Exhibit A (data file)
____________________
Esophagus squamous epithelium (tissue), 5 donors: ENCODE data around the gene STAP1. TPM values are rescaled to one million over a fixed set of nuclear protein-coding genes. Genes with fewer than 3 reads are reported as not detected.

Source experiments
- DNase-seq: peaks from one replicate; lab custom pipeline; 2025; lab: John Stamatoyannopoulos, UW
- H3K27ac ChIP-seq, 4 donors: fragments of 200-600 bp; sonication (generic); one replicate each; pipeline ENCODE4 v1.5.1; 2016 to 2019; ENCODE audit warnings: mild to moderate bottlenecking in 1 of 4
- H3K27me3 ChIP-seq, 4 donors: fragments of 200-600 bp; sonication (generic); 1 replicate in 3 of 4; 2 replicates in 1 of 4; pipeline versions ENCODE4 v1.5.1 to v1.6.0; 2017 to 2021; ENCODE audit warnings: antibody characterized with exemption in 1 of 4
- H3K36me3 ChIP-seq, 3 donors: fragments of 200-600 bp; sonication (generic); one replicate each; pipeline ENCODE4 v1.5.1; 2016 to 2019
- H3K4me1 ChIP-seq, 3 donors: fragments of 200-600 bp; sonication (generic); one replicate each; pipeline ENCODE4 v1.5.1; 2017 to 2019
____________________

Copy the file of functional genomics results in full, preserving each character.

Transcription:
Esophagus squamous epithelium (tissue), 5 donors: ENCODE data around the gene STAP1. TPM values are rescaled to one million over a fixed set of nuclear protein-coding genes. Genes with fewer than 3 reads are reported as not detected.

Source experiments
- DNase-seq: peaks from one replicate; lab custom pipeline; 2025; lab: John Stamatoyannopoulos, UW
- H3K27ac ChIP-seq, 4 donors: fragments of 200-600 bp; sonication (generic); one replicate each; pipeline ENCODE4 v1.5.1; 2016 to 2019; ENCODE audit warnings: mild to moderate bottlenecking in 1 of 4
- H3K27me3 ChIP-seq, 4 donors: fragments of 200-600 bp; sonication (generic); 1 replicate in 3 of 4; 2 replicates in 1 of 4; pipeline versions ENCODE4 v1.5.1 to v1.6.0; 2017 to 2021; ENCODE audit warnings: antibody characterized with exemption in 1 of 4
- H3K36me3 ChIP-seq, 3 donors: fragments of 200-600 bp; sonication (generic); one replicate each; pipeline ENCODE4 v1.5.1; 2016 to 2019
- H3K4me1 ChIP-seq, 3 donors: fragments of 200-600 bp; sonication (generic); one replicate each; pipeline ENCODE4 v1.5.1; 2017 to 2019